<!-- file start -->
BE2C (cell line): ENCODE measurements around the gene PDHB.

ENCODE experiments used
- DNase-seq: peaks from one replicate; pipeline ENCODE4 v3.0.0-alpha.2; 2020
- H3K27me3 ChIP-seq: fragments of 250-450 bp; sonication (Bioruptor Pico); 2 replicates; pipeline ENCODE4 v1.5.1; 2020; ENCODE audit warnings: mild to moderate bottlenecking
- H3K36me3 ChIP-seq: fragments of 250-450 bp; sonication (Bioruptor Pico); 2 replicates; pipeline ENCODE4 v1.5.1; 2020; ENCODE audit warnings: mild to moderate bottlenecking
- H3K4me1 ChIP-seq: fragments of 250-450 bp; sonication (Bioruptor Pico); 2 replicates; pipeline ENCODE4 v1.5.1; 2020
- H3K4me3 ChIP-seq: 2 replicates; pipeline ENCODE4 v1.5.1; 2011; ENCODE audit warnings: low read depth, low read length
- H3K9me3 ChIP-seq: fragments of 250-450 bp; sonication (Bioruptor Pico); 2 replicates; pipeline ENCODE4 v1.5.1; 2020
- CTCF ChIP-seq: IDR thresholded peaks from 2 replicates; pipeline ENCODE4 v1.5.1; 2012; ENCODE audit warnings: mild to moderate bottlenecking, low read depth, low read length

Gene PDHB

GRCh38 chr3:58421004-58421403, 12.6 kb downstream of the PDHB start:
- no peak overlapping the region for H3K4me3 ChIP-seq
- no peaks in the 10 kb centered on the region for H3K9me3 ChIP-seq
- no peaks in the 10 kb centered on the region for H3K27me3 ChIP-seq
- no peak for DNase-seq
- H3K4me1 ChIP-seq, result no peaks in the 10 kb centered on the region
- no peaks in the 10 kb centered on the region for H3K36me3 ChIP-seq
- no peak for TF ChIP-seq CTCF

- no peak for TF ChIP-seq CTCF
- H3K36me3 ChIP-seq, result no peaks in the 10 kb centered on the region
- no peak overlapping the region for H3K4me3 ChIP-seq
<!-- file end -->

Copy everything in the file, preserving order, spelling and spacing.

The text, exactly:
BE2C (cell line): ENCODE measurements around the gene PDHB.

ENCODE experiments used
- DNase-seq: peaks from one replicate; pipeline ENCODE4 v3.0.0-alpha.2; 2020
- H3K27me3 ChIP-seq: fragments of 250-450 bp; sonication (Bioruptor Pico); 2 replicates; pipeline ENCODE4 v1.5.1; 2020; ENCODE audit warnings: mild to moderate bottlenecking
- H3K36me3 ChIP-seq: fragments of 250-450 bp; sonication (Bioruptor Pico); 2 replicates; pipeline ENCODE4 v1.5.1; 2020; ENCODE audit warnings: mild to moderate bottlenecking
- H3K4me1 ChIP-seq: fragments of 250-450 bp; sonication (Bioruptor Pico); 2 replicates; pipeline ENCODE4 v1.5.1; 2020
- H3K4me3 ChIP-seq: 2 replicates; pipeline ENCODE4 v1.5.1; 2011; ENCODE audit warnings: low read depth, low read length
- H3K9me3 ChIP-seq: fragments of 250-450 bp; sonication (Bioruptor Pico); 2 replicates; pipeline ENCODE4 v1.5.1; 2020
- CTCF ChIP-seq: IDR thresholded peaks from 2 replicates; pipeline ENCODE4 v1.5.1; 2012; ENCODE audit warnings: mild to moderate bottlenecking, low read depth, low read length

Gene PDHB

GRCh38 chr3:58421004-58421403, 12.6 kb downstream of the PDHB start:
- no peak overlapping the region for H3K4me3 ChIP-seq
- no peaks in the 10 kb centered on the region for H3K9me3 ChIP-seq
- no peaks in the 10 kb centered on the region for H3K27me3 ChIP-seq
- no peak for DNase-seq
- H3K4me1 ChIP-seq, result no peaks in the 10 kb centered on the region
- no peaks in the 10 kb centered on the region for H3K36me3 ChIP-seq
- no peak for TF ChIP-seq CTCF

- no peak for TF ChIP-seq CTCF
- H3K36me3 ChIP-seq, result no peaks in the 10 kb centered on the region
- no peak overlapping the region for H3K4me3 ChIP-seq